Search the Community

Showing results for tags 'non duality'.

More search options

  • Search By Tags

    Type tags separated by commas.
  • Search By Author

Content Type


  • Courtyard
    • Welcome
    • Daoist Discussion
    • General Discussion
    • The Rabbit Hole
    • Forum and Tech Support
  • The Tent

Found 2 results

  1. Blissful Books

    I am really interested in knowing which books have you read, preferably short books that have put you into a state of bliss? Like for example, for me it was Ribhu Gita, chapter 26 as suggested by Ramana Maharshi. Thanks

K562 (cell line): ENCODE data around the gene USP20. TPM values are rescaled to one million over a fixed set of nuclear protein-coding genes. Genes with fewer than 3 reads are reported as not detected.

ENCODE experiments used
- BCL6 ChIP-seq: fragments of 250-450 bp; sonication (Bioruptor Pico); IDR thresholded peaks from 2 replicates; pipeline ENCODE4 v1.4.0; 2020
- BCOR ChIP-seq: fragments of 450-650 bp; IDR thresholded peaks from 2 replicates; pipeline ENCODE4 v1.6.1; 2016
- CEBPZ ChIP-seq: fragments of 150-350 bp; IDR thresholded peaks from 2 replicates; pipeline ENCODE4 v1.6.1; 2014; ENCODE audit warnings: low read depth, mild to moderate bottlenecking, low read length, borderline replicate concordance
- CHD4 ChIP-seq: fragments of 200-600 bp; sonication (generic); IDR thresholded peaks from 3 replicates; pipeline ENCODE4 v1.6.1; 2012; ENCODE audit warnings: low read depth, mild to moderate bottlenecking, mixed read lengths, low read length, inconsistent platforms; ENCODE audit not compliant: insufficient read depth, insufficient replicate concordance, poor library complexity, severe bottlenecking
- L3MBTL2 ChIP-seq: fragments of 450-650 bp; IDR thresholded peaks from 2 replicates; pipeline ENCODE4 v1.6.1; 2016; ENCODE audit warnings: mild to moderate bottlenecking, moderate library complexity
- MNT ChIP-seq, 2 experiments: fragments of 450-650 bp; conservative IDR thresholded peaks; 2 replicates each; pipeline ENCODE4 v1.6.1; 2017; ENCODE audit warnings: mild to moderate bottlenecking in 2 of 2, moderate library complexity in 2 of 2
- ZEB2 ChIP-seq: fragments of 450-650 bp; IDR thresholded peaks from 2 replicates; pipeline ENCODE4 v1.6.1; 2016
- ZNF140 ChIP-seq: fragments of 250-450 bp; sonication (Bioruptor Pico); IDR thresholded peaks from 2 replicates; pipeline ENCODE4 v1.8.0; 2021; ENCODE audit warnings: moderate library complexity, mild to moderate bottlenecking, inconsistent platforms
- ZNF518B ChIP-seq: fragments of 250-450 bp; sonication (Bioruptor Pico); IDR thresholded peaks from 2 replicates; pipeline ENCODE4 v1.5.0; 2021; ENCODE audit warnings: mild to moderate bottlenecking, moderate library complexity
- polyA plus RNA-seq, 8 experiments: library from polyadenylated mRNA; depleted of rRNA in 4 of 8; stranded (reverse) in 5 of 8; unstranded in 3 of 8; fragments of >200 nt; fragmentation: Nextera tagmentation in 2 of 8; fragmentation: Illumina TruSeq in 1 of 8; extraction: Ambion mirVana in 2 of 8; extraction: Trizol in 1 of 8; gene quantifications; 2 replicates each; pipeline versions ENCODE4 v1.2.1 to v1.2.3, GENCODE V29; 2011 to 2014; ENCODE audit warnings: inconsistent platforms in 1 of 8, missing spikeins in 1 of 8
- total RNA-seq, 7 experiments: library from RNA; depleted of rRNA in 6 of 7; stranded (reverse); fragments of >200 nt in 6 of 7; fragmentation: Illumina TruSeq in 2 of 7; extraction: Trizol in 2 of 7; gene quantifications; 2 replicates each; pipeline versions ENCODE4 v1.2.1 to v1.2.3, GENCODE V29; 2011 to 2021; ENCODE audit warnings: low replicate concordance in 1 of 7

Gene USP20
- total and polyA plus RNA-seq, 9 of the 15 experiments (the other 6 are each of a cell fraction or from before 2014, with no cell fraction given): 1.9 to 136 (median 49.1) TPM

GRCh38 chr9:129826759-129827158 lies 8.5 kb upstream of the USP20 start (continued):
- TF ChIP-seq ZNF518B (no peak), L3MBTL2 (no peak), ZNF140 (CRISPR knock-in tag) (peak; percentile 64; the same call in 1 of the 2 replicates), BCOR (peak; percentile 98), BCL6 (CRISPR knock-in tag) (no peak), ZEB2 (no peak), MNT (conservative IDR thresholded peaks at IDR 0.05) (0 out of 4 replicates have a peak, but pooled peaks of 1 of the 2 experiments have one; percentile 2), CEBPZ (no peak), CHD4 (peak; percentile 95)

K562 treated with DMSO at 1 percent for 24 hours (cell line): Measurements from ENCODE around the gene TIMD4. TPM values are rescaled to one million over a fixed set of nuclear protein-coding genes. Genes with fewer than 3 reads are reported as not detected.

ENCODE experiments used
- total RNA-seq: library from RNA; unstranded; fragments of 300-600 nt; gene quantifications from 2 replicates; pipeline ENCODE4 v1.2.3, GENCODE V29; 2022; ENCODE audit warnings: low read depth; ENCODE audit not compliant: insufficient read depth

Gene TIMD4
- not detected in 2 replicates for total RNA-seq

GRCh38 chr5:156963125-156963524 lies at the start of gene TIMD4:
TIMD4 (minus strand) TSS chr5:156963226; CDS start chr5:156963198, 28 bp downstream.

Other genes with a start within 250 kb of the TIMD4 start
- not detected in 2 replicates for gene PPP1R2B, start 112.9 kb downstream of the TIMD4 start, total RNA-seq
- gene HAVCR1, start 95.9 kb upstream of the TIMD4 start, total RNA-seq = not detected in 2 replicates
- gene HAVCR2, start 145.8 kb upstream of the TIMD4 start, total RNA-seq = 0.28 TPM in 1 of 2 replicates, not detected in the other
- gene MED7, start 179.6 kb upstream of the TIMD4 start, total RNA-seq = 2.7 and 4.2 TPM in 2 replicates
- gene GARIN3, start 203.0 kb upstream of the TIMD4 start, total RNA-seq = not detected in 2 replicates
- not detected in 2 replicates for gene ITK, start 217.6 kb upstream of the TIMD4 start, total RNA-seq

2. I've been reading arguments about what comprises a "sage" in the non-dualism perspective. The two options (perhaps there are a few more) are as follows - A sage is one who is free from the bondage of samsara, because they have realized their innate nature, and know without any iota of doubt that this innate nature is non-dual. All concepts and perceptions are merely projections of itself (Objectless Consciousness) on itself, and are ultimately devoid of "realness". Knowing this, the sage doesn't attach to any position (conceptions) and remains an atemporal and non-spatial presence, free from suffering (attachment to pleasures or rejection of pains). A sage is one who is free from the bondage of Samsara, but "vows" to turn their back from the above realization, and work towards the liberation of all other beings, using their now realized freedom to harness infinite power in this universe, and effect changes as needed - become a "ruler" sage. My contention is as follows - Once the Sage realizes that they are absolutely and unequivocally Non-Dual, there is no scope for the will of an independent infinite being that does actions to affect the limited beings (who are not yet realized). Any action that they do as an individual being (however unlimited their power might be) is going to be in the domain of dualism and therefore limited (because the domain of dualism is limited). Such an individual might be what is called "Ishvara" (God) or an Avatar etc etc, but they too are limited in nature (as its the limitation of the upadhi - limiting adjunct - the body, etc). They might be able to bend the "normal" rules (of space and time), but ultimately if they choose to remain bound in space and time (by opting to "bend" the rules), they remain dualistic. On the other hand, if a body-mind complex (Jiva) who is liberated (Jivanamukta) does not act of a limited volition, but all action becomes just happenings in the dualistic world (happenstance), then that qualifies as non-action (wu wei, nishkama karma) and therefore outside the bounds of karma and the mechanism of duality (maya). Happy to read more thoughts on this topic...I hope I wasn't clear as mud